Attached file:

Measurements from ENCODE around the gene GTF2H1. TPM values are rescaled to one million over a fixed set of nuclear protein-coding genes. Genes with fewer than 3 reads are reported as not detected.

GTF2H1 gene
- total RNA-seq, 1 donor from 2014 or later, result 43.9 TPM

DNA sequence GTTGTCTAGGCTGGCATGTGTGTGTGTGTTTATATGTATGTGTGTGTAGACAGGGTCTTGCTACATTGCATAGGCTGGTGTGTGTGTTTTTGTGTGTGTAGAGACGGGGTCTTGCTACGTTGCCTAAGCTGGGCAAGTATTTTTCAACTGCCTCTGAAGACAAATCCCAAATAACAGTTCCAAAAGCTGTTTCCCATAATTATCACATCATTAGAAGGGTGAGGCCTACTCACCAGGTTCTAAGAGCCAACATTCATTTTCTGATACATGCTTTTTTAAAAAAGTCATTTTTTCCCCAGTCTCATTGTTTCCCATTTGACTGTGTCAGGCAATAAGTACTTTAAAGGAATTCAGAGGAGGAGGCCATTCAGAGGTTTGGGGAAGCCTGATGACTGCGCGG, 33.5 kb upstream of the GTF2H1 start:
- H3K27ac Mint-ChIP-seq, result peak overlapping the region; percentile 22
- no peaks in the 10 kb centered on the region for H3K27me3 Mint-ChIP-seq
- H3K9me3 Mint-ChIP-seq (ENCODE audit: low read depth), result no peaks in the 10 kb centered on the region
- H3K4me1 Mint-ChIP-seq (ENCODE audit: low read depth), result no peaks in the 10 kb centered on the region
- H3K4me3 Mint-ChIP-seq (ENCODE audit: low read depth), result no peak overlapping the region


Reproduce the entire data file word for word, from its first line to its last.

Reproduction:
Measurements from ENCODE around the gene GTF2H1. TPM values are rescaled to one million over a fixed set of nuclear protein-coding genes. Genes with fewer than 3 reads are reported as not detected.

GTF2H1 gene
- total RNA-seq, 1 donor from 2014 or later, result 43.9 TPM

DNA sequence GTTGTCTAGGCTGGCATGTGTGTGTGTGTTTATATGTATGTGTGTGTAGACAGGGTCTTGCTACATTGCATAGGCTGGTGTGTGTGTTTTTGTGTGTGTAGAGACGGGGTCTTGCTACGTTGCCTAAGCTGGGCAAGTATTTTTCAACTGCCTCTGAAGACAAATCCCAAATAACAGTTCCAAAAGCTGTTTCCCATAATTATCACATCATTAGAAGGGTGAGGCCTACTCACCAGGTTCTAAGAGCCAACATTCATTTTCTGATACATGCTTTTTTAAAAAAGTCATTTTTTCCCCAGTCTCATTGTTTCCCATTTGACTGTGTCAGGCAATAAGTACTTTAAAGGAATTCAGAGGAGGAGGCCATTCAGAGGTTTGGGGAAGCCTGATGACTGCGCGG, 33.5 kb upstream of the GTF2H1 start:
- H3K27ac Mint-ChIP-seq, result peak overlapping the region; percentile 22
- no peaks in the 10 kb centered on the region for H3K27me3 Mint-ChIP-seq
- H3K9me3 Mint-ChIP-seq (ENCODE audit: low read depth), result no peaks in the 10 kb centered on the region
- H3K4me1 Mint-ChIP-seq (ENCODE audit: low read depth), result no peaks in the 10 kb centered on the region
- H3K4me3 Mint-ChIP-seq (ENCODE audit: low read depth), result no peak overlapping the region